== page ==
I've come across a type of homogeneous 2nd order ode that I haven't seen before and isn't covered in the book I have. I've also tried googling it but haven't been able to find anything similar since I don't know the name for this type of problem. Any help in how to solve it would be much appreciated. Question is below.

Find general solutions with the replacement $x= e^t$ to the following differential equations, in each of which a function $y(x)$ is defined for $x>0$. Here, $y^{\prime}$ denotes the derivative of first order with respect to $x$ for a function $y(x)$.

1.)$$x^2y^{\prime\prime}-xy^{\prime}-x-3y=0$$ 2.)$$x^3y^{\prime\prime\prime}+6x^2y^{\prime\prime}+4xy^{\prime}-4y=0$$


Since you need to express as a function of $t$ using $x=e^t$ (that is to say $t=\log(x)$), start with $$\frac{dy}{dx}=\frac{dy}{dt}\times \frac{dt}{dx}=\frac 1 x\frac{dy}{dt}=e^{-t}\frac{dy}{dt}$$ Deriving a second time $$\frac{d^2y}{dx^2}=\frac d{dt}\big(\frac{dy}{dx}\big)\frac{dt}{dx}=\frac d{dt}\big(e^ {-t}\frac{dy}{dt}\big)\frac{dt}{dx}=e^{-t} \left(\frac{d^2y}{dt^2}-\frac{dy}{dt}\right)e^{-t}=e^{-2t} \left(\frac{d^2y}{dt^2}-\frac{dy}{dt}\right)$$ So, the differential equation $$x^2y^{\prime\prime}-xy^{\prime}-x-3y=0$$ write $$e^{2t}e^{-2t} \left(\frac{d^2y}{dt^2}-\frac{dy}{dt}\right)-e^te^{-t}\frac{dy}{dt}-e^t-3t=0$$ that is to say $$\frac{d^2y}{dt^2}-2\frac{dy}{dt}-3y=e^t$$ which looks simple.

Continue the same way to get $\frac{d^3y}{dx^3}$ for the second problem.

  • $\begingroup$ thanks for your answer I was reading some of the material linked to before is it possible to do this using the cauchy-euler method also ? $\endgroup$ – dmnte Oct 15 '15 at 8:51
  • $\begingroup$ can anyone confirm that the answer for the second question is $y = Ae^x+Bx^-2x+Cxe^-2x$. I found a method where you just integrate $y=e^t$ and plug that into the original question. Can that be used for any question ? $\endgroup$ – dmnte Oct 19 '15 at 11:04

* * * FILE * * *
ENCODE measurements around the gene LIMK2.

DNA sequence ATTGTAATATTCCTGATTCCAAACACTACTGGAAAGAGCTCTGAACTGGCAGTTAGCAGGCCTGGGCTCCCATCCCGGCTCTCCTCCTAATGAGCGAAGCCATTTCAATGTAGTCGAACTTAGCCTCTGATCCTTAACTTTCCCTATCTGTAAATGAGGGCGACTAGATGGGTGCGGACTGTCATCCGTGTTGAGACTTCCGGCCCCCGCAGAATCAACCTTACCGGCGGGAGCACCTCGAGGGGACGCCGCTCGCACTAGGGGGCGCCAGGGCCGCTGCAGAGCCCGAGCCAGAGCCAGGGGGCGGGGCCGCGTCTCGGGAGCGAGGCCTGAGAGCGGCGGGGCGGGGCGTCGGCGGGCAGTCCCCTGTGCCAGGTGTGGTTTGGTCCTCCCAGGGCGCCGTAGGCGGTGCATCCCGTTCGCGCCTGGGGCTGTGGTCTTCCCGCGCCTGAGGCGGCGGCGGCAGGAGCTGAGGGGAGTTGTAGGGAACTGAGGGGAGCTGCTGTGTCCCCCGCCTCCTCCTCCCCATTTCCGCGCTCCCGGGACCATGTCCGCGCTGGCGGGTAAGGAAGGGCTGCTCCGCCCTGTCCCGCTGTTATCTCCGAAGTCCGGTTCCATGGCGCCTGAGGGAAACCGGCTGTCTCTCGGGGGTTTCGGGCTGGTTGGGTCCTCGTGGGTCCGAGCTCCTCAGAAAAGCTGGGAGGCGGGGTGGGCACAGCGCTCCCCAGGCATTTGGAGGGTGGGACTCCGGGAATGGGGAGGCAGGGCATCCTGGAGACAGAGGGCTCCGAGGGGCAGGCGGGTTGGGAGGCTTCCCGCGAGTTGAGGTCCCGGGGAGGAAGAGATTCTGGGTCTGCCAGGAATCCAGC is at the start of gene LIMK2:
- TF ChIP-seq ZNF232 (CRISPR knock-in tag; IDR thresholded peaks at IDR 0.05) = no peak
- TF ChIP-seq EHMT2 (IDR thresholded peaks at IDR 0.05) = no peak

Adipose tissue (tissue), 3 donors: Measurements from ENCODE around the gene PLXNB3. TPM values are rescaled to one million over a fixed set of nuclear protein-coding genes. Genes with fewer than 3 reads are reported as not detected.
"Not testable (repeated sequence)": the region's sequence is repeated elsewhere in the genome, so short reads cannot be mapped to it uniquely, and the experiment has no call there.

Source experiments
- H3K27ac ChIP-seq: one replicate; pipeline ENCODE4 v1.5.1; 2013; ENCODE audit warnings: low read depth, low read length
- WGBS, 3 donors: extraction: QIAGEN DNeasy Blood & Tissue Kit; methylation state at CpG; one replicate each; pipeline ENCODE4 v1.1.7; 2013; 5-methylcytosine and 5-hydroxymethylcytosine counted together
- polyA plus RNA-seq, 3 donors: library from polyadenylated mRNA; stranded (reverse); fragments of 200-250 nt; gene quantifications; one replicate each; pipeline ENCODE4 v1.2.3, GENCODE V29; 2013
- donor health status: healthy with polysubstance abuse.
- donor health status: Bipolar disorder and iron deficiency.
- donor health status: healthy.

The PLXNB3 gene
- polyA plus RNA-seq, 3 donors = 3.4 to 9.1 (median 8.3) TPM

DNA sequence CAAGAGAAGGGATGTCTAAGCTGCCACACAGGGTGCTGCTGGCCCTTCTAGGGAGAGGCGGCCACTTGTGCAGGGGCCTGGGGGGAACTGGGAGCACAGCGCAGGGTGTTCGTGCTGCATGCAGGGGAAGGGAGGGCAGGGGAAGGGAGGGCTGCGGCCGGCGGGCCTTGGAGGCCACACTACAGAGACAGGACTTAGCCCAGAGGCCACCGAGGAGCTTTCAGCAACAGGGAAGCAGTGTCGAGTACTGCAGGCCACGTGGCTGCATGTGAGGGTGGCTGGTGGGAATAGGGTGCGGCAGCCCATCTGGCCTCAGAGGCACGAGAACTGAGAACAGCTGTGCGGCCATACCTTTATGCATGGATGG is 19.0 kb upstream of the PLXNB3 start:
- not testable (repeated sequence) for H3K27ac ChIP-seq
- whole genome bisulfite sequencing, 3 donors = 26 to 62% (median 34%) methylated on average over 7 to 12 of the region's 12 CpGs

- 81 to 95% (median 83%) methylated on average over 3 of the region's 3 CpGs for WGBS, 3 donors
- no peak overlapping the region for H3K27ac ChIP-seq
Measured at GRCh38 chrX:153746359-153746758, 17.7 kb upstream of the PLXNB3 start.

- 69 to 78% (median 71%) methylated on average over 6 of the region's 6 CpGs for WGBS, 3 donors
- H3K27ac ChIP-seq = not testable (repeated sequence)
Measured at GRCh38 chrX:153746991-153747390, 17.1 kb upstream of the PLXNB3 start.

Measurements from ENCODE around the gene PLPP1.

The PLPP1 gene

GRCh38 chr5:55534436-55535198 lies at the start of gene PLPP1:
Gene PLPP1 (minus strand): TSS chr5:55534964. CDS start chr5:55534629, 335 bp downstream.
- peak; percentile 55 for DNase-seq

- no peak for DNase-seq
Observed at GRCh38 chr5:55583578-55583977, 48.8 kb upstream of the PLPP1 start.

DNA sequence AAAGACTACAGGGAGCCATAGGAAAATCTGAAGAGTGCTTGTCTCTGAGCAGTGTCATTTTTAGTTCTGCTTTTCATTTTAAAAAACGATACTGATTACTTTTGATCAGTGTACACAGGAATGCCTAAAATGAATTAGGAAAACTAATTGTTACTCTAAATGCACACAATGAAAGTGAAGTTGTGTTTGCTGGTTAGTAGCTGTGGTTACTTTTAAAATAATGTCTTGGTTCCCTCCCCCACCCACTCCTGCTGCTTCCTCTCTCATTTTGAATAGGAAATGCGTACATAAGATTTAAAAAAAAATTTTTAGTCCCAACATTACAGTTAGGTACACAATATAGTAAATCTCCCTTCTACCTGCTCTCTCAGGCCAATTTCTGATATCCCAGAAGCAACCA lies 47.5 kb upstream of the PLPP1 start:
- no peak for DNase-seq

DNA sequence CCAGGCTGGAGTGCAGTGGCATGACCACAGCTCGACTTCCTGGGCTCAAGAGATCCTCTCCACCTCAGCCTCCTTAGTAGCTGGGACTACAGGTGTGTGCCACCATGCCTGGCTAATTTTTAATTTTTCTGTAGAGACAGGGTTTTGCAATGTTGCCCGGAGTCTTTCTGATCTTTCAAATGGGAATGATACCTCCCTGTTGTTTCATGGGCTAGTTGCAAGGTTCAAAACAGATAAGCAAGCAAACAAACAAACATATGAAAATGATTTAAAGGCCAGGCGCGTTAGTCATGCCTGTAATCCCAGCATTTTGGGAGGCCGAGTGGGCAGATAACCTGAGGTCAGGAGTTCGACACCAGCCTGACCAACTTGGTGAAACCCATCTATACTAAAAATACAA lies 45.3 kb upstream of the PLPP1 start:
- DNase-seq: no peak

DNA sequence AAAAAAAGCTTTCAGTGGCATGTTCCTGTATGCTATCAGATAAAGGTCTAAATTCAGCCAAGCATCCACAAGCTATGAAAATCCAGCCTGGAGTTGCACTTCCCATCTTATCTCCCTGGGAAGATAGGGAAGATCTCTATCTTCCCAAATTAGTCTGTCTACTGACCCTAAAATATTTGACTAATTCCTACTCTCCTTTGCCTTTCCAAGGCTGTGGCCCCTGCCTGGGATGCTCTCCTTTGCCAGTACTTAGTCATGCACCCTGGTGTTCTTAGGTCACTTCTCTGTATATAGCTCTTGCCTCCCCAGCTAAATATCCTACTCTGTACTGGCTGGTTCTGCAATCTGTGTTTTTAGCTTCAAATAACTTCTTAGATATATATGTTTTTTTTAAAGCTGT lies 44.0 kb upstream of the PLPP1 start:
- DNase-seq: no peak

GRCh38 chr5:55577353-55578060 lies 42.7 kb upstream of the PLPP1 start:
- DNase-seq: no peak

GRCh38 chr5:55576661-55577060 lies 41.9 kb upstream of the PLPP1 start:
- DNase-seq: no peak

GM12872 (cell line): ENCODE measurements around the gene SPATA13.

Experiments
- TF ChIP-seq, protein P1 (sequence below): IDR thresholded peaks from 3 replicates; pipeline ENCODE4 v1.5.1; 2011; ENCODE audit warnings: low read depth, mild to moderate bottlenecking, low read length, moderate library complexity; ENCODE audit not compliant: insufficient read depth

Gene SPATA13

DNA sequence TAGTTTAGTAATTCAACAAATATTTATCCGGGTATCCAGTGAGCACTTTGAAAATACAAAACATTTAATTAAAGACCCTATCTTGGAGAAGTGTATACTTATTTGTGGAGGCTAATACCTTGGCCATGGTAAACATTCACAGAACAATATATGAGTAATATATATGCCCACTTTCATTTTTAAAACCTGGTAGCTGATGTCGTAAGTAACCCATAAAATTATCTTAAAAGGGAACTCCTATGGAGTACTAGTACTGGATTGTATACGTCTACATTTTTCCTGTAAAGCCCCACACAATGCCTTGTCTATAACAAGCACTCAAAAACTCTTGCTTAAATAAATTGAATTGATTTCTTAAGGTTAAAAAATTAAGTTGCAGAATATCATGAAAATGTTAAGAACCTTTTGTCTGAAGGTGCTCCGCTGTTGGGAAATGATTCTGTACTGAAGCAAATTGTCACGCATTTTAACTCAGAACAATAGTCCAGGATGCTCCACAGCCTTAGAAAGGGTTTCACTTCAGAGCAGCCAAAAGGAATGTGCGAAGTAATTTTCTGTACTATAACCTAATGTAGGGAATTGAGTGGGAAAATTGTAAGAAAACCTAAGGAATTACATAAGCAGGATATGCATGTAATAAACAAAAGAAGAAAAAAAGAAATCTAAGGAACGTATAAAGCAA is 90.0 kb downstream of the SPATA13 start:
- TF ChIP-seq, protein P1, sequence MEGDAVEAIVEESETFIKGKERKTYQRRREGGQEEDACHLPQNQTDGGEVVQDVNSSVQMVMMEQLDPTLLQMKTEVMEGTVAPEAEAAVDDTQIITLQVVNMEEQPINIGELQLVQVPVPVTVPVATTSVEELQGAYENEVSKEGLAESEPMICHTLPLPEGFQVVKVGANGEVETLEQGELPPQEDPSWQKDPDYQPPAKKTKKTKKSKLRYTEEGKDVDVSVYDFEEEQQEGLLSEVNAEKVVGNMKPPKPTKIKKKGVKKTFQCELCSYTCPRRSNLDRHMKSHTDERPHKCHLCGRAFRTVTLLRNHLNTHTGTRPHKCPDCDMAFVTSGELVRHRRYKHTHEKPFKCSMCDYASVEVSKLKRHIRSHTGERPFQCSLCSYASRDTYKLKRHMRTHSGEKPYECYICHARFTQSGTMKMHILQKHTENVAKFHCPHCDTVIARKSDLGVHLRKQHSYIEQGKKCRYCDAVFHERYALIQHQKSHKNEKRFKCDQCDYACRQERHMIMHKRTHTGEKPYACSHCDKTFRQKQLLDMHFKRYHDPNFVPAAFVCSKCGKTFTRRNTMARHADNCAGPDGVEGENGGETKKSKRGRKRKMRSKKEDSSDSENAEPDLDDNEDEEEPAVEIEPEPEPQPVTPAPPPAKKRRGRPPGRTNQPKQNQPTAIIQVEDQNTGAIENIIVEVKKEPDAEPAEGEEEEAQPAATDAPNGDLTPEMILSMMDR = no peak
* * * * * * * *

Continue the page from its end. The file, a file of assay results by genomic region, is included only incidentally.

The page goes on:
The key point point about these differential equations is that the coefficient of each derivative of order $n$ is $x^n$. I know that the second order ODE the you wrote is named Euler differential equation. You can use the special property I mentioned to find the general solution of the corresponding homogeneous ODE namely ${y_h}$ and then find a particular solution ${y_p}$ for the non-homogeneous ODE. Finally, summing the two solutions ${y_h} + {y_p}$ will give you the general solution of the ODE. I will work out the first example, leaving the second for you. we have

$${x^2}y'' - xy' - 3y = x$$

fist consider the corresponding homogeneous ODE

$${x^2}y'' - xy' - 3y = 0$$

Now we guess that $y(x) = {x^r}$ can be a solution. This is motivated by the special property of this ODE that was pointed out. Now put it into the homogeneous ODE to get

$$\left( {{r^2} - r - 3} \right){x^r} = 0$$

so $x^r$ can be a solution if and only if

$${r^2} - r - 3 = 0\,\,\,\,\,\, \to \,\,\,\,\,\,\,{r_{1,2}} = {{1 \pm \sqrt {13} } \over 2}$$

so we have

$${y_h} = {c_1}{x^{{r_1}}} + {c_2}{x^{{r_2}}}$$

for finding a particular solution since the RHS is a polynomial we consider

$${y_p} = Ax + B$$

putting into the non-homogeneous ODE leads to

$$0 - Ax - 3\left( {Ax + B} \right) = - 4Ax - 3B = x\,\,\,\,\,\,\, \to \,\,\,\,\,\,\left\{ \matrix{ - 4A = 1 \hfill \cr - 3B = 0 \hfill \cr} \right.\,\,\,\,\, \to \,\,\,\,\,\,\left\{ \matrix{ A = - {1 \over 4} \hfill \cr B = 0 \hfill \cr} \right.$$

and hence

$${y_p} = - {1 \over 4}x$$

and the general solution of the whole problem will be

$$y = {y_h} + {y_p} = {c_1}{x^{{r_1}}} + {c_2}{x^{{r_2}}} - {1 \over 4}x$$

  • $\begingroup$ thanks for your reply, isnt it r^2-2r-3 $\endgroup$ – dmnte Oct 19 '15 at 4:18
  • $\begingroup$ @dmnte: Sorry for the delay. The system didn't notify me and I just saw this by accident! :) I don't think so! It is $r^2-r-3=0$. :) $\endgroup$ – Hosein Rahnama Oct 26 '15 at 15:17

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